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Comment: Amazon can go F itself (Score 1) 55

by rsborg (#48421831) Attached to: Nielsen Will Start Tracking Netflix and Amazon Video

So the two remaining purposes are to let Amazon know which parts of Netflix library are valuable enough to fight for versus not bothering [...]

So Amazon outbid Netflix for the Nickelodeon and Nick Jr. content (Dora, Peppa Pig, etc) that my kids love and then stuck it behind special monthly additional service (Freetime unlimited $5/mo without Prime and $3/mo including it). For now I can get the PBS content Netflix, and there are other options for the adventurous watchers that are great.

So this is the future, folks - yes, they'll bid for content, then essentially create another "channel" on their service.

Fractal balkanization, each layer costing the user more (and in the case of Amazon Prime - still not available on my Apple TV so requiring another device).

What's a non-pirating parent to do?

Comment: More context on fakes (Score 2) 178

by rsborg (#48389371) Attached to: Ask Slashdot: Is Non-USB Flash Direct From China Safe?

I would almost guarantee for that price it's a fake card. It's a pretty common practice. It's either smaller than it says (Try a write test for the full 128gb) or slower than stated etc. Assuming you have an android phone that has the unauthorized sources turned off by default I would think your relatively safe. I would not say it's not possible of an attack though. To my knowledge there is no such thing as autoplay on android.

http://www.ebay.com/gds/All-Ab...

Comment: Why limit ourselves? (Score 1) 168

by rsborg (#48282383) Attached to: Smart Meters and New IoT Devices Cause Serious Concern

Which means, unfortunately, that any technical fixes are attacking the wrong problem. What we need are behavioral/legislative fixes to make inappropriate access to these surveillance systems prohibited and punishable with real teeth. Punishments that breach the corporate veil, and are stricter in cases of official abuse than for 'ordinary hackers'. I wouldn't commence holding my breath for those laws, if I were you.

At any rate, go vote next week, and vote for 'less bad'. It's the best we can do.

We need to do more things at once. Vote against those who would aide and abet the personal info merchants. Have a router that's paranoid and only interacts with specific sites. Hardware with uncomfortable "features" disabled - even if it's a physical hard-hack (i.e., screwdriver to lens).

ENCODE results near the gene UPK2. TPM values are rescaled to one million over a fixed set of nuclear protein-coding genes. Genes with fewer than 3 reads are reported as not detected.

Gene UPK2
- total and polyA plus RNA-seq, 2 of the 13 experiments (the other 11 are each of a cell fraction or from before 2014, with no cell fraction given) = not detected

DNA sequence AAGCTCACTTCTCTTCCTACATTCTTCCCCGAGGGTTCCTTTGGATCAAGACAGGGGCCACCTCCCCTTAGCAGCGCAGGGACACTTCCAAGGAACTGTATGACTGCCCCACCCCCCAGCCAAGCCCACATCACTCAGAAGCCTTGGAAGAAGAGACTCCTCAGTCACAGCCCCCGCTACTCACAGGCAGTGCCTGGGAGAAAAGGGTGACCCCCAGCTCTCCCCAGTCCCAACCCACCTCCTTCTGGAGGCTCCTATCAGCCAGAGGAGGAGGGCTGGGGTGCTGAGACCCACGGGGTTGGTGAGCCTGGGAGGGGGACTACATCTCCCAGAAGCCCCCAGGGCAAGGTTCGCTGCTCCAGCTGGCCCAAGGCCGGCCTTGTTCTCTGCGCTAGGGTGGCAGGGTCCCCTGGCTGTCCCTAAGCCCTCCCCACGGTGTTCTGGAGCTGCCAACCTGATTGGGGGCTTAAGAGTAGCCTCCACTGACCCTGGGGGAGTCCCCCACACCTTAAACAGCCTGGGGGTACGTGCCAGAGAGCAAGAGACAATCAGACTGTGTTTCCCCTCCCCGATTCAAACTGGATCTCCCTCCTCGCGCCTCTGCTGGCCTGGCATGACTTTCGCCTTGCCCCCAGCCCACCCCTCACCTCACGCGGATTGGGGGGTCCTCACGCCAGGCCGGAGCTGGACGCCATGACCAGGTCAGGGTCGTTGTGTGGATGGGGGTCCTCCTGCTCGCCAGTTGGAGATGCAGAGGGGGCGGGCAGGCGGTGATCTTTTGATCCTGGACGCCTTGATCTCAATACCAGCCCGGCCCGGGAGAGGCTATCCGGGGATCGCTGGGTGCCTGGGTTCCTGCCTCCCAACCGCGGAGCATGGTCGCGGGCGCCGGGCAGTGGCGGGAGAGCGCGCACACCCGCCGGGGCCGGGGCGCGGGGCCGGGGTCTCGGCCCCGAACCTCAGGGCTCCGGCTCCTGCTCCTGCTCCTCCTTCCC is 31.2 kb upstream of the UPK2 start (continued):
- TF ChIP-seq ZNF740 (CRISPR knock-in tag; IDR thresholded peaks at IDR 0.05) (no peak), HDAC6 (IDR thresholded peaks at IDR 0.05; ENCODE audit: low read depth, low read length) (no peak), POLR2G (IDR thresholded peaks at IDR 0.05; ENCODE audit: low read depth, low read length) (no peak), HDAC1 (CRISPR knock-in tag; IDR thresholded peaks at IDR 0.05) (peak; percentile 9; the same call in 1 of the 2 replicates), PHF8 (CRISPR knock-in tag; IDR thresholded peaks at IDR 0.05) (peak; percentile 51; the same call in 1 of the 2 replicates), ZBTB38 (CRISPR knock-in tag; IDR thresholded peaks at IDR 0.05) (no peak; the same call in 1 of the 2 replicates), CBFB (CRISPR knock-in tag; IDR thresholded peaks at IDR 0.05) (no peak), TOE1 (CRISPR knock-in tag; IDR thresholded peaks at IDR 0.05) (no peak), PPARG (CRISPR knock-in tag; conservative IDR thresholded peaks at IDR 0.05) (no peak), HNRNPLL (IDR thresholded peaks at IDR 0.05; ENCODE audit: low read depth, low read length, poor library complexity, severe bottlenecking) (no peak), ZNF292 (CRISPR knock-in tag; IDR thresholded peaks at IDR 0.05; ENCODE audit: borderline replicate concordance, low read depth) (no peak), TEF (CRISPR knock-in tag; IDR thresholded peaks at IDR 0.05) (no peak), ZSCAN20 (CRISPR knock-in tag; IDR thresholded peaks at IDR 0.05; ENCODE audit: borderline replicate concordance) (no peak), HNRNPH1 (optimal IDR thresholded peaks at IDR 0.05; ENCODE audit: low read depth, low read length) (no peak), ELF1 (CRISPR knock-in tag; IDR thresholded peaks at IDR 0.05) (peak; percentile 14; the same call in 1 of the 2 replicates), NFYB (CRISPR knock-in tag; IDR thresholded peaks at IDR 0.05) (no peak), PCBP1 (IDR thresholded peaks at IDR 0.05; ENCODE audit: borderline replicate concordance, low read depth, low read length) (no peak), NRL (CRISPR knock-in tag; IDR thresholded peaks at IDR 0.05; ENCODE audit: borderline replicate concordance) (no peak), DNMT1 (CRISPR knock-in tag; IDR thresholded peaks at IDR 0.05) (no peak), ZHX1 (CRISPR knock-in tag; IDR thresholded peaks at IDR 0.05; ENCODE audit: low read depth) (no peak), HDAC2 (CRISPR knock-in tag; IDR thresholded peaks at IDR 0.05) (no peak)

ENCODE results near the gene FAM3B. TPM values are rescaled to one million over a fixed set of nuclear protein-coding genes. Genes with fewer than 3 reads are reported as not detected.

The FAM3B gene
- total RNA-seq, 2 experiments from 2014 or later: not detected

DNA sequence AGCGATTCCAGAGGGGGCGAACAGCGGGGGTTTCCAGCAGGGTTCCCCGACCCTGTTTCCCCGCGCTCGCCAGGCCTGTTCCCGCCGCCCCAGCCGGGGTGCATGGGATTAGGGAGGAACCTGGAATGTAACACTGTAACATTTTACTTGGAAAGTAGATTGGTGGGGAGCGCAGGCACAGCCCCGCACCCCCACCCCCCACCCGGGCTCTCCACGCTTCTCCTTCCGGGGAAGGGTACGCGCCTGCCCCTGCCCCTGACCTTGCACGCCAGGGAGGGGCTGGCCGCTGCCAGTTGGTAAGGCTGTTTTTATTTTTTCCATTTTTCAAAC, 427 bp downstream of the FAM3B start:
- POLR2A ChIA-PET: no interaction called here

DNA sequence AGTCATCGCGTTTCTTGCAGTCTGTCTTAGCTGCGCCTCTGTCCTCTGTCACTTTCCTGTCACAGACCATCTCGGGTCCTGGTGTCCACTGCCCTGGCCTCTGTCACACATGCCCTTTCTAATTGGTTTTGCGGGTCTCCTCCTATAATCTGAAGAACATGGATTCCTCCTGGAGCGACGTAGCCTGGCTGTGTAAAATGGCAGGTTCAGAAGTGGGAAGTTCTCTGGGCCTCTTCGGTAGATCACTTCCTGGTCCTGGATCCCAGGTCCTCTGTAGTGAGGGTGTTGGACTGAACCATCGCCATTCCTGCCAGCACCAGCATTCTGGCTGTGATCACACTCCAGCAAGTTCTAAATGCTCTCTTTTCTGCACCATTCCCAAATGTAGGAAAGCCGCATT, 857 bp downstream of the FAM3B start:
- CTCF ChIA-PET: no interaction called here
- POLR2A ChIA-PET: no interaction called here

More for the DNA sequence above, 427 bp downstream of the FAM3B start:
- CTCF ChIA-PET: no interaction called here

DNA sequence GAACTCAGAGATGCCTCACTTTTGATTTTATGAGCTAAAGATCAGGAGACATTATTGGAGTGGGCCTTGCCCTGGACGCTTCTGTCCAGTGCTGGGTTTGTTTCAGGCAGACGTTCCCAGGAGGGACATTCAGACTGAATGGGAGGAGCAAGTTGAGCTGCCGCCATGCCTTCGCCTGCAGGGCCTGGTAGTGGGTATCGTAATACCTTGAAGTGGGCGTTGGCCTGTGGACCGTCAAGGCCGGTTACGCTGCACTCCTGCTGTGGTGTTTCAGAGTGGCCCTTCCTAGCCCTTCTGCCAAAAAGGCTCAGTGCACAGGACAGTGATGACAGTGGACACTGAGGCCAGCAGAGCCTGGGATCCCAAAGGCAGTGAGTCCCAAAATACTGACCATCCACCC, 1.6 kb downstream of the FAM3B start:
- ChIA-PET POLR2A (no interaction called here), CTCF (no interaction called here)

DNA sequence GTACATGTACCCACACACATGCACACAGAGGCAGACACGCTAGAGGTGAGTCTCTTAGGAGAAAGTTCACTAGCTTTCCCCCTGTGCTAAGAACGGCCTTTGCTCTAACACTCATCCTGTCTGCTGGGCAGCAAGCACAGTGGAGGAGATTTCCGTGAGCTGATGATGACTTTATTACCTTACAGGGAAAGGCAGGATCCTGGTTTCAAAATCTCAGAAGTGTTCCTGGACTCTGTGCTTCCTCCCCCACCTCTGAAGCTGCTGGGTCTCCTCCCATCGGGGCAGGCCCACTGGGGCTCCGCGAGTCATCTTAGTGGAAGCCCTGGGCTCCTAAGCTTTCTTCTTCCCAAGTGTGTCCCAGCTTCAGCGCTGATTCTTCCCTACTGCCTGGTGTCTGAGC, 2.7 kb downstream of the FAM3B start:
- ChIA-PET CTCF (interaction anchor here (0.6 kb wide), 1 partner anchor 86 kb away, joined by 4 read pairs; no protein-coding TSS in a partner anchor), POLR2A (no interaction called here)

Furthermore there needs to be a marketing effort or social movement against privacy invaders. Unfortunately, government psyops will do everything they can to demonize and prevent any such movement from taking hold.

Comment: Google's Segway moment (Score 1) 357

by rsborg (#48281739) Attached to: MPAA Bans Google Glass In Theaters

Segway did not consider the implications of being a pioneer in electric scooters and the mish-mash of local laws. Google is likewise pioneering more seamless wearable/camera based device, but didn't consider (or with hubris, thought they could muscle through) the implications of having folks walking around with cameras potentially on all the time. There isn't even any surefire way to be sure that a Glass user is or is not recording.

The really frustrating part, is that I would really love Glass if I could only get a version that didn't have the camera. I don't want to be part of any panopticon, but having a heads-up display with latest emails, texts, weather (or hell, anything you might have on your lock screen widgets), etc - I'd have been all over that.

Comment: What about prescription corrective Glass? (Score 1) 357

by rsborg (#48281281) Attached to: MPAA Bans Google Glass In Theaters

You got mislead by the trollish title. They didn't ban people from bringing in a Google Glass, you just have to put it away and not wear/use it during the movie. Just like a cellphone. The theaters forbid you from holding up your cellphone and recording currently also.

Those folks who happen to have foolishly put Google Glass onto a prescription set of corrective lenses (and not carry a non-Glass set) will no longer be able to enjoy the movie now. Whether the Glass user was wise to attach their device to prescription lenses is an question left for the reader.

Comment: Re:How big a fuss is it, really? (Score 1) 415

by rsborg (#48275855) Attached to: How Apple Watch Is Really a Regression In Watchmaking

Years ago, when I wore watches, they had to be waterproof because I never took them off. One less thing to have to f' with in the morning.

I love my Pebble. It's trouble-free and light enough to leave on my wrist even when I sleep.

But gawd it smells after more than 30h on the wrist. How do you stand that stench? Even washing it while I shower, removing and drying it doesn't seem to help. It feels as if the skin under the watch simply doesn't like to be covered for days at a time. Leaving my wrist skin to breathe at night is perfect.

Comment: USB VID is meant for a specific organization (Score 1) 572

by rsborg (#48223479) Attached to: FTDI Removes Driver From Windows Update That Bricked Cloned Chips

Actually, it is not. "Their" USB VID/PID can legally be used by anybody, it just means that the USB logo may not be used. AFAIK (and just checked on some FT232 I have), there is no USB logo on these chips.

Oh really? Not according to this FAQ:

Because a USB VID is specific to a particular organization, derivatives shouldn’t use the VID and PID of the original hardware.

Regardless of the fact that it may be legal for others to do so, it's unethical and clearly misrepresentation. It's like when Palm tried to use the USB VID of Apple so iTunes would think the Palm Pre was an iPhone - great for Pre users until that causes crashes or data corruption for users and Apple could be held liable.

Rightly so, Palm was slapped down for their "reuse" of Apple's VID.

Comment: Re:Home Depot backfired if that's the case (Score 2) 163

by rsborg (#48223185) Attached to: How To Beat Online Price Discrimination